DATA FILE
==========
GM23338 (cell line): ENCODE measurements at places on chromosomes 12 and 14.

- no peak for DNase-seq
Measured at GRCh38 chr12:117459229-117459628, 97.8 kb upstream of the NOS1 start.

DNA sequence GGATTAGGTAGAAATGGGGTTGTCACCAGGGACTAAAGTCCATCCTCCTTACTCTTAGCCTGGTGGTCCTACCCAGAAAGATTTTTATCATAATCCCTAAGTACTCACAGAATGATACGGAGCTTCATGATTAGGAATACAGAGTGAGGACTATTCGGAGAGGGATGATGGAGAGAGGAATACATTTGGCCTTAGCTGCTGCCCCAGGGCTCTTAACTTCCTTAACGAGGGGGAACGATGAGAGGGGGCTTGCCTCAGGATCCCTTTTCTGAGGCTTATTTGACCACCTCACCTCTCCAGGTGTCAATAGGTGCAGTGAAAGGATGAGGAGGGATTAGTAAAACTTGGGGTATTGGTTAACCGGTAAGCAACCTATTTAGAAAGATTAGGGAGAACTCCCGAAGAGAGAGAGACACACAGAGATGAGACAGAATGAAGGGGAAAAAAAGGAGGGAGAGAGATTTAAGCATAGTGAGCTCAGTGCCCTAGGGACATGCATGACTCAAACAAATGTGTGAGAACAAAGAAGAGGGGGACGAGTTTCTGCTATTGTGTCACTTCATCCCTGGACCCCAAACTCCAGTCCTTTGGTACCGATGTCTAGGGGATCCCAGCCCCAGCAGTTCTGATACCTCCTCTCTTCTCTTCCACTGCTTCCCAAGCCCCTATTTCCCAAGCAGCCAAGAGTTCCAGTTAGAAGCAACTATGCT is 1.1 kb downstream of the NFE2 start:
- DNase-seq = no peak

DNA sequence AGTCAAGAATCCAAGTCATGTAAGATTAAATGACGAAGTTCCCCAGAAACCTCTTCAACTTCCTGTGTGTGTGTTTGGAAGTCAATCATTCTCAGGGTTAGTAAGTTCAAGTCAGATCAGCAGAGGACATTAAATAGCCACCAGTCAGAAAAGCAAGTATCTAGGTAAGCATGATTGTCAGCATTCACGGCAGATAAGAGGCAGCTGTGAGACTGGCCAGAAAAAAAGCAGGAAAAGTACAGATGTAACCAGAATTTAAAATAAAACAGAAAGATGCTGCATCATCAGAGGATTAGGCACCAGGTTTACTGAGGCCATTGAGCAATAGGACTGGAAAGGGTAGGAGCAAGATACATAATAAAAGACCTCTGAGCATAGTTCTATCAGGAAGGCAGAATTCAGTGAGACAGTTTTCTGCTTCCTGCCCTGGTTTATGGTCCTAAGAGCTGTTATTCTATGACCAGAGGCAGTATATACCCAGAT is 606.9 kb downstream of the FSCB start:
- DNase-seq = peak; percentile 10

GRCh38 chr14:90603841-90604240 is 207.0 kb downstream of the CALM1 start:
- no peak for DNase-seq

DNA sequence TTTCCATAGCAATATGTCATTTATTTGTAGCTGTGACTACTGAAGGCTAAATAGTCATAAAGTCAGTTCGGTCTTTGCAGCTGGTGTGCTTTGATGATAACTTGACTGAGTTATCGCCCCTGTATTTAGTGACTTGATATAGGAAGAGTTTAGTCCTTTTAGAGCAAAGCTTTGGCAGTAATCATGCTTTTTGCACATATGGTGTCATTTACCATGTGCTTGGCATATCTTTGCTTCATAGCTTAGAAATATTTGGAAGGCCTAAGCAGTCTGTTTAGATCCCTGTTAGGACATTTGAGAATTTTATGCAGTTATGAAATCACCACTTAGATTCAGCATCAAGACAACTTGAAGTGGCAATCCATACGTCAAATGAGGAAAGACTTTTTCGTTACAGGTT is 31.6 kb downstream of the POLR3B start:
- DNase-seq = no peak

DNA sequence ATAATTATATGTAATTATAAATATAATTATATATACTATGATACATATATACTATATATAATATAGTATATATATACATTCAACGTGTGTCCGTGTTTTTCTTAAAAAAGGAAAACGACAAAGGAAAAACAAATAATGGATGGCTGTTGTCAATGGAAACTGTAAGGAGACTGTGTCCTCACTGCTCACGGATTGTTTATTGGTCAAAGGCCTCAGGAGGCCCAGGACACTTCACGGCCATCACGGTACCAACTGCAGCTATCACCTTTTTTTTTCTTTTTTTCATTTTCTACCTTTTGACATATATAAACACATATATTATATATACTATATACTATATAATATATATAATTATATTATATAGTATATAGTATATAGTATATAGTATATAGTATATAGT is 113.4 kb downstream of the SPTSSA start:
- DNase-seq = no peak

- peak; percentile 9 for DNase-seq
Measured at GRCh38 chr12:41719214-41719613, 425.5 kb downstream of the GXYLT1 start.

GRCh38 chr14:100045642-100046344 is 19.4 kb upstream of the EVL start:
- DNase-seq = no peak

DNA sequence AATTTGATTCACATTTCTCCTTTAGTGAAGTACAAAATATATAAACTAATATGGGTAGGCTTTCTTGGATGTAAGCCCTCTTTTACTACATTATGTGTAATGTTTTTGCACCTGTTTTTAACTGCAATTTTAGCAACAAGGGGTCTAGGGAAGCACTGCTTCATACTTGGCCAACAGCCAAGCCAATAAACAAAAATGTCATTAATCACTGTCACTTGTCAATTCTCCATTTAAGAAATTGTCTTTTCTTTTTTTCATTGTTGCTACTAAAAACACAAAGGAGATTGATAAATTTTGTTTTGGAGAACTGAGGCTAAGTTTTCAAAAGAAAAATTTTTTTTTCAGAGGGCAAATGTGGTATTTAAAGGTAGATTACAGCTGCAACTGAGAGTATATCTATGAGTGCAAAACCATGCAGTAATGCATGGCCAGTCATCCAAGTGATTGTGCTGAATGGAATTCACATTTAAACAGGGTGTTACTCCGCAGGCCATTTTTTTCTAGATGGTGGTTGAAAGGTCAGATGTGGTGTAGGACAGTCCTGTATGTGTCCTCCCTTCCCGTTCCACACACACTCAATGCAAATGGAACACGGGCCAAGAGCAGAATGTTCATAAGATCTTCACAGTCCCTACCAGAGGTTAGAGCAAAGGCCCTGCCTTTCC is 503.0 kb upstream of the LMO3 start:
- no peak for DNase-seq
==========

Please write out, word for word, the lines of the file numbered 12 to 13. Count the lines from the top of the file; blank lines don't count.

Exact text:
DNA sequence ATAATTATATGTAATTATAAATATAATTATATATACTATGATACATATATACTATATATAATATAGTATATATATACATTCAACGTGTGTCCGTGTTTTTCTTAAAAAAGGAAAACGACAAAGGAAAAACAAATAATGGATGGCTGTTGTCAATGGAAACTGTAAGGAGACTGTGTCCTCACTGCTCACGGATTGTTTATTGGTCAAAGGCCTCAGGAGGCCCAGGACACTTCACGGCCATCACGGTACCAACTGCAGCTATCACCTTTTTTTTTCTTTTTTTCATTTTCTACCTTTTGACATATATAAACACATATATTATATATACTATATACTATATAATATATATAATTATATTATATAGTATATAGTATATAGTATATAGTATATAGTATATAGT is 113.4 kb downstream of the SPTSSA start:
- DNase-seq = no peak